Dan’s place on the list of the 144,000 is taken by Joseph’s son Manasseh. In several of the Old Testament lists of tribes Joseph’s two sons, Ephraim and Manasseh, are listed, so that there are actually 13 tribes.[6] However, even though Ephraim would be expected to be on the list (since his brother Manasseh is included), he is omitted along with Dan. As we saw in Chapter 4, Ephraim was the leader in the idolatry that eventually resulted in the dispersion of the 10 northern tribes of Israel. In the book of Hosea Ephraim’s idolatry is repeatedly condemned (eg. “Ephraim is joined to idols. Let him alone” Hosea 4:17).

The picture that emerges is that God can use all kinds of people with a variety of character faults for the vital mission of the 144,000, but He cannot use those who have not been loyal to Him. Even though the 144,000 have human weaknesses and failings, they are totally devoted to Christ. “These are the ones who follow the Lamb wherever He goes” (Revelation 14:4). This does not mean that idolaters cannot be saved. Throughout history, the majority of those saved have been former idolaters. But the 144,000 have a special role in the last days, and those who have committed spiritual adultery are disqualified for this special work.

Continue to next section: SEALING THE 144,000

[1] Typical lists of the tribes are found in Numbers 2 and Ezekiel 48. Levi is not listed, since he was the tribe associated with the temple and did not have an inheritance. His place was taken by dividing Joseph into two tribes, Ephraim and Manasseh. However, the list in Revelation 7 includes Levi, includes Joseph and one of his sons, Manasseh but not Ephraim. Dan, who is included in every list in the Old Testament, is also left out.

[2] In Daniel 9 the Jews were given 490 years of probation, but when they crucified Jesus and persecuted His followers they failed to carry out the conditions that would allow them to continue to be the chosen people (see a detailed explanation in Appendix 4: The Secret Rapture). Jesus, in the parable of the wicked vinedressers, clearly taught that “the kingdom of God will be taken from you and given to a nation bearing the fruits of it” (Matthew 21:33-43).

[3] For example, James addresses his epistle to “the twelve tribes who are scattered abroad” (James 1:1) but there is nothing in the letter that would indicate that it is not to the whole church, both Jews and Gentiles. Paul refers to gentile believers in Galatia as “the Israel of God” (Galatians 6:16). Paul referred to literal Jews as “my brethren, my countrymen according to the flesh, who are Israelites” (Romans 9:3.4), and it is within this same context that he refers to them as “Israel” without specifying if he is talking about spiritual or physical (for example Romans 10:1). This shows that it is from the context that we determine the physical or spiritual meaning of “Israel”, and in the case of the 144,000 the context of chapter 7 clearly indicates a spiritual meaning.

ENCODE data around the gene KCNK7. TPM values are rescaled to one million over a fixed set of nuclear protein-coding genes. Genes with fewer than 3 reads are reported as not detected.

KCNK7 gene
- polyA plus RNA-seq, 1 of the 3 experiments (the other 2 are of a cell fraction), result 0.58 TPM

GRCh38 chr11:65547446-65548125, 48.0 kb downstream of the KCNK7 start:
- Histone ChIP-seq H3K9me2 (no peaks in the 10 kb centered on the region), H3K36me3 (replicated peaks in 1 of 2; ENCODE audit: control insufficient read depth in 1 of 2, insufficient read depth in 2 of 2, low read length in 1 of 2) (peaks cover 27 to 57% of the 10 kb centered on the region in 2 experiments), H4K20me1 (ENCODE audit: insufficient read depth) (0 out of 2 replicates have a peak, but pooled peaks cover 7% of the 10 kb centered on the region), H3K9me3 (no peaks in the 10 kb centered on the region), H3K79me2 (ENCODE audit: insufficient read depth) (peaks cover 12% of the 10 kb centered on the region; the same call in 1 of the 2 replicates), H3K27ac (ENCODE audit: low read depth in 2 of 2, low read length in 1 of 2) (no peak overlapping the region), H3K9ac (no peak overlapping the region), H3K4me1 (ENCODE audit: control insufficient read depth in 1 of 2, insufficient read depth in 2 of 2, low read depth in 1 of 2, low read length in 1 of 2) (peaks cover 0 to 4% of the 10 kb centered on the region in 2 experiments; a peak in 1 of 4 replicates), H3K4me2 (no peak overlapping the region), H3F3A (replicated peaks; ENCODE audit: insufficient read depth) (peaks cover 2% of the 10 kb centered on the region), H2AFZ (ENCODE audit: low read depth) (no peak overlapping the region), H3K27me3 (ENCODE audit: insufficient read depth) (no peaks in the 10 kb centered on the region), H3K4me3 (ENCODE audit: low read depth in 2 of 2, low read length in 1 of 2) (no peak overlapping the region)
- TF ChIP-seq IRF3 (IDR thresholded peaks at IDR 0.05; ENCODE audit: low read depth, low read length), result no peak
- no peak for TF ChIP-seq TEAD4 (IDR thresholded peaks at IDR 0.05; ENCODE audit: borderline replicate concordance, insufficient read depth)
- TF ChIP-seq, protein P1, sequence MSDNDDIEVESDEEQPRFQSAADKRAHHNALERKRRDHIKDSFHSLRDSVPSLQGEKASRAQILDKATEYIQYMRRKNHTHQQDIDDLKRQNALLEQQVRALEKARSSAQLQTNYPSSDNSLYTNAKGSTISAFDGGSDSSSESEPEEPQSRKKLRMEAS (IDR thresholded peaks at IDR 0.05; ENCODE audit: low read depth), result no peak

[4] This does not mean that the New Testament does not recognize the physical lineage. In Romans 9:11 Paul is concerned about “My brethren, my countrymen according to the flesh, who are Israelites” (Romans 9:2,3). In this passage Paul shows that the Jews are beloved because of “the fathers,” that they can be saved in the same way that anyone else can and are not totally rejected just because they rejected Jesus as a people. He also shows that God will do a special work for their salvation, and that they along with the “fullness of the Gentiles” will constitute the people of God who will inherit eternal life—“And so all Israel will be saved” (Romans 11:26).

[5] In Revelation 21: 12, 24, 25 it is seen that the New Jerusalem has “twelve gates…and names written on them, which are the names of the twelve tribes of the children of Israel…and the nations of those who are saved shall…bring their glory and honor into it. Its gate shall not be shut.” Here we can see that the New Jerusalem has gates designated for the tribes of Israel, but all the saved of every “nation” shall enter in. Thus the names are symbolic and include people from every literal, physical tribe.

[6] For example, in Numbers 2 the twelve tribes (Ephraim and Manasseh taking the place of Joseph) camp around the tabernacle, with Levi in the middle. Similarly, in Ezekiel 48 there are six tribes on each side of the temple, with Levi as the 13th in the middle.